The Coptic Educational Systems and Institutions (11th Century - Present)
The French Institute for Oriental Archaeology (IFAO), in cooperation with Center of Coptic Studies at the Faculty of Arts, Alexandria University, is hosting an international conference entitled "The Coptic Educational Systems and Institutions (11th Century - Present) on February 17 and 18, 2022, at The Institute’s premises in Cairo
Context and Themes
When it comes to the history of education among Copts in the Arab era, there are two important phases: the first is the period extending from the late tenth century to the middle of the fourteenth century, which witnessed the flooding of writings in religious, legal, theological, and liturgical aspects, as well as many philosophical and ideological debates and discussions. This momentum could indicate a reasonable environment for teaching and learning, which most of its features, methods, and institutions are not yet known. The second is the period that begins from the middle of the nineteenth century and onwards, with initiatives of educational projects and the establishment of schools for civilians and clergy, in addition to the Western missionaries that founded schools and educational institutions across the country. In between, the period spans from the middle of 14th century to the middle of 19th century especially the Ottoman period (1517-1805) is completely neglected, and has been stigmatized as the period of backwardness, darkness and ignorance.
However, restricting Coptic education to religious matters in the medieval and pre-modern history, and to confessional schools in modern history has severely ignored other important aspects! Such as the financial and topographical knowledge, that the Copts were applying to achieve their functions in financial and administrative affairs. They had also certain engineering experiences required to achieve land surveying. Thus, it is of importance to explore and focus on these fields, and the ways of transferring knowledge. This point may allow a wide scope to study important aspects of Egyptian history. Hence, this approach is a way to study aspects of Coptic history in their broader contexts, or to study important aspects of Egyptian history from the point of view of professional and administrative knowledge.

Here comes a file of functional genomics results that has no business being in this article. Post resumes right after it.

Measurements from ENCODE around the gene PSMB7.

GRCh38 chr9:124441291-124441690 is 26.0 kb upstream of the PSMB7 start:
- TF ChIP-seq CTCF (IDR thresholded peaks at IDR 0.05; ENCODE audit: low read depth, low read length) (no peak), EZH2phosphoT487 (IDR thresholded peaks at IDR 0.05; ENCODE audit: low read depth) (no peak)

Moreover, there is scattered information about the traditional educational institutions of the Copts, especially the schools attached to the churches. In comparison to the abundance of information about these institutions on the Islamic side, whether chronicles, biographies, or thousands of legal documents, especially waqf endowment documents, the sources are silent about these institutions on the Coptic side.
All these topics require further studies and analyses. Therefore, we invite researchers interested in the field, or related fields, to submit research papers on these issues. Please refer to the below list of suggested themes in which contributions can be made:
1- Traditional Educational Coptic Institutions
2- Between Islamic and Coptic Institutions: Sources and Approaches.
3- Religious and Theological Debates: The Institutional Education Systems Could Be Behind.
4- Ways of Transferring Religious and Liturgical Knowledge
5- Manuscripts Traditions, Copying, Revising, Editing.
6- Methods of Teaching Financial and Administrative Matters, Land Surveying, and Bookkeeping.
7- Sources of Non-Religious Teaching.
8- Modern and Missionary Schools
9- Charitable Foundations and Their Educational Roles
10- Current Educational and Research Centers.
The above list is not restrictive. Researchers and scholars are free to explore other themes on related topics.
Papers can be submitted in Arabic, French, or English
Deadline for submitting paper title, abstract (max. 300 words), and Short Bio or C.V. is on November 30th, 2021.
Researchers who submit accepted contributions will be notified by December 18th, 2021.
To submit an abstract, please follow this link:
for further information and questions: firstname.lastname@example.org
Magdi Guirguis, The French Institute for Oriental Archaeology (IFAO) in Cairo